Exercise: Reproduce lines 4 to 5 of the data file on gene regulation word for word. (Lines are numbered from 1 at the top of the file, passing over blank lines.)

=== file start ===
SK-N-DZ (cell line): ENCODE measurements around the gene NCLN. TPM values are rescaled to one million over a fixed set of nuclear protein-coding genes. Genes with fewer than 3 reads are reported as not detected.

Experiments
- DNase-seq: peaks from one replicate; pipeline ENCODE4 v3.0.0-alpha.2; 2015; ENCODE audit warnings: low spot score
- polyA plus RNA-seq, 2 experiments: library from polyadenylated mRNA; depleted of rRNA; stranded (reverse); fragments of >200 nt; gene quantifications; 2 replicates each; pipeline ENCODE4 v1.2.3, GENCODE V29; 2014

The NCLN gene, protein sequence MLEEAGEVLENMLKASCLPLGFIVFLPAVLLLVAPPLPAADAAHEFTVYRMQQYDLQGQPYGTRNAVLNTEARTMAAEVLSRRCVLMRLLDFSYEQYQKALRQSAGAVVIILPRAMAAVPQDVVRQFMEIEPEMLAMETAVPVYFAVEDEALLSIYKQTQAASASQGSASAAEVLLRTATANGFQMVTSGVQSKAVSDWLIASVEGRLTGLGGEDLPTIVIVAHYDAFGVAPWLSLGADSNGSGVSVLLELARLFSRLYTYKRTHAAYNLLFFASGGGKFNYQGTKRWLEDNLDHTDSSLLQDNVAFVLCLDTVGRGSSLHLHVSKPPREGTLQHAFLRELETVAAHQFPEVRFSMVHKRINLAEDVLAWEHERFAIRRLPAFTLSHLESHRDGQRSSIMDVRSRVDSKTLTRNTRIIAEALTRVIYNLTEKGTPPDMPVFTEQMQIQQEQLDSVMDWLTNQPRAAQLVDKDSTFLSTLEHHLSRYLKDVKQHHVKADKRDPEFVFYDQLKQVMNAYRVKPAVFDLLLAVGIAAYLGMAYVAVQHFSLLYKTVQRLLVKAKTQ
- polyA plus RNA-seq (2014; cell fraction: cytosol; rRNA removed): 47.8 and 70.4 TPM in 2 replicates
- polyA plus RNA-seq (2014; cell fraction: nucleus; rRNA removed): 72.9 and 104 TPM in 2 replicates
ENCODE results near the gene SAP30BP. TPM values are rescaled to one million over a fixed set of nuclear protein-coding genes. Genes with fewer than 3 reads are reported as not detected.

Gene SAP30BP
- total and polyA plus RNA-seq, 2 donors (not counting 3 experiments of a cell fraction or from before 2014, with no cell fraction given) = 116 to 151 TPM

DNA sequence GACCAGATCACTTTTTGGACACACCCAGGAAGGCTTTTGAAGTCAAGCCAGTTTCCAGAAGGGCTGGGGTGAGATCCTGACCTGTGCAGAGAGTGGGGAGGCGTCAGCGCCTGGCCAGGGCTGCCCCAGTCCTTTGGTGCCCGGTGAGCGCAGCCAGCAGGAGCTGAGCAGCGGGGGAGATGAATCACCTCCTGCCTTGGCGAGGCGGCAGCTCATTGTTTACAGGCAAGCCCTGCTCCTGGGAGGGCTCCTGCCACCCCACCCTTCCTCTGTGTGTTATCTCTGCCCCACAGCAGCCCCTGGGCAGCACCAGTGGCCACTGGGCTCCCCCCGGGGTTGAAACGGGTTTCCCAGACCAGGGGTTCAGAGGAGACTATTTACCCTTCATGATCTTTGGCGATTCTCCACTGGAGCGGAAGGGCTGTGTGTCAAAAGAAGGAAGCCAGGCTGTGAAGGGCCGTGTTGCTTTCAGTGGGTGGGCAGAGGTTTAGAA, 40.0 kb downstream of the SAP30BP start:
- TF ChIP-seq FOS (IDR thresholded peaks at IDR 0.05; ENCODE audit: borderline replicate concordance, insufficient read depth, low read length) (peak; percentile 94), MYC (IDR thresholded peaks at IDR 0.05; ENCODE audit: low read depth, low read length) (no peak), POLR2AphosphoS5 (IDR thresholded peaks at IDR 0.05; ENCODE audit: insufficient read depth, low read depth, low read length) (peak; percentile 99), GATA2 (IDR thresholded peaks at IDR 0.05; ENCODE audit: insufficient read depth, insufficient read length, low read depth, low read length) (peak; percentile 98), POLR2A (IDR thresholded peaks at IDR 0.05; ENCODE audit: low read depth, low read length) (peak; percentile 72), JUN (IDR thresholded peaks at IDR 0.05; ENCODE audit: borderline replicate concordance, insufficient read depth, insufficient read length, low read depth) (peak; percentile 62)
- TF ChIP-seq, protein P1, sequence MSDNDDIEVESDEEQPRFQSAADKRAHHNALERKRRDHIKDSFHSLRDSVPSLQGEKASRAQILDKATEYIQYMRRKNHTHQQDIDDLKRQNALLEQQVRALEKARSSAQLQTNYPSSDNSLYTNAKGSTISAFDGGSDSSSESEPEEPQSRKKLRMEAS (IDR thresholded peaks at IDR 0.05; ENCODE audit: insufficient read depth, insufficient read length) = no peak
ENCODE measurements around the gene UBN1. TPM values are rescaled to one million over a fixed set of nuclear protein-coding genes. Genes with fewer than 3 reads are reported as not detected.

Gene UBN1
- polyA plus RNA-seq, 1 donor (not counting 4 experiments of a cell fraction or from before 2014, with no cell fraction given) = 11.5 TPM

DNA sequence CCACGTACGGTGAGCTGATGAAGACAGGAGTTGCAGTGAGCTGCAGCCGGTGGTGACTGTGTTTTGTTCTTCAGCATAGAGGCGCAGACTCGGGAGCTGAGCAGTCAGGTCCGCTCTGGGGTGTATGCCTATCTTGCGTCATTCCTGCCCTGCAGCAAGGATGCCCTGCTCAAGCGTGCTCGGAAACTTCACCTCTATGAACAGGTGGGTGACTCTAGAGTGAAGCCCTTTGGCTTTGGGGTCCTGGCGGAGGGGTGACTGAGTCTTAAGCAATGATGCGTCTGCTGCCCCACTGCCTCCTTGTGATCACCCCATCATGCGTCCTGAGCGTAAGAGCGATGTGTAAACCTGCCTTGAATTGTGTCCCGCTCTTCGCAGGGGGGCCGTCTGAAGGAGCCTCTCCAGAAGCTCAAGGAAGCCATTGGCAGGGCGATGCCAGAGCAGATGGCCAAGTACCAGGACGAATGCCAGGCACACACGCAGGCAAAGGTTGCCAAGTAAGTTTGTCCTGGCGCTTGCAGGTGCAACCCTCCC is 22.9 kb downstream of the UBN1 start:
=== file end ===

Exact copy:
- polyA plus RNA-seq, 2 experiments: library from polyadenylated mRNA; depleted of rRNA; stranded (reverse); fragments of >200 nt; gene quantifications; 2 replicates each; pipeline ENCODE4 v1.2.3, GENCODE V29; 2014

The NCLN gene, protein sequence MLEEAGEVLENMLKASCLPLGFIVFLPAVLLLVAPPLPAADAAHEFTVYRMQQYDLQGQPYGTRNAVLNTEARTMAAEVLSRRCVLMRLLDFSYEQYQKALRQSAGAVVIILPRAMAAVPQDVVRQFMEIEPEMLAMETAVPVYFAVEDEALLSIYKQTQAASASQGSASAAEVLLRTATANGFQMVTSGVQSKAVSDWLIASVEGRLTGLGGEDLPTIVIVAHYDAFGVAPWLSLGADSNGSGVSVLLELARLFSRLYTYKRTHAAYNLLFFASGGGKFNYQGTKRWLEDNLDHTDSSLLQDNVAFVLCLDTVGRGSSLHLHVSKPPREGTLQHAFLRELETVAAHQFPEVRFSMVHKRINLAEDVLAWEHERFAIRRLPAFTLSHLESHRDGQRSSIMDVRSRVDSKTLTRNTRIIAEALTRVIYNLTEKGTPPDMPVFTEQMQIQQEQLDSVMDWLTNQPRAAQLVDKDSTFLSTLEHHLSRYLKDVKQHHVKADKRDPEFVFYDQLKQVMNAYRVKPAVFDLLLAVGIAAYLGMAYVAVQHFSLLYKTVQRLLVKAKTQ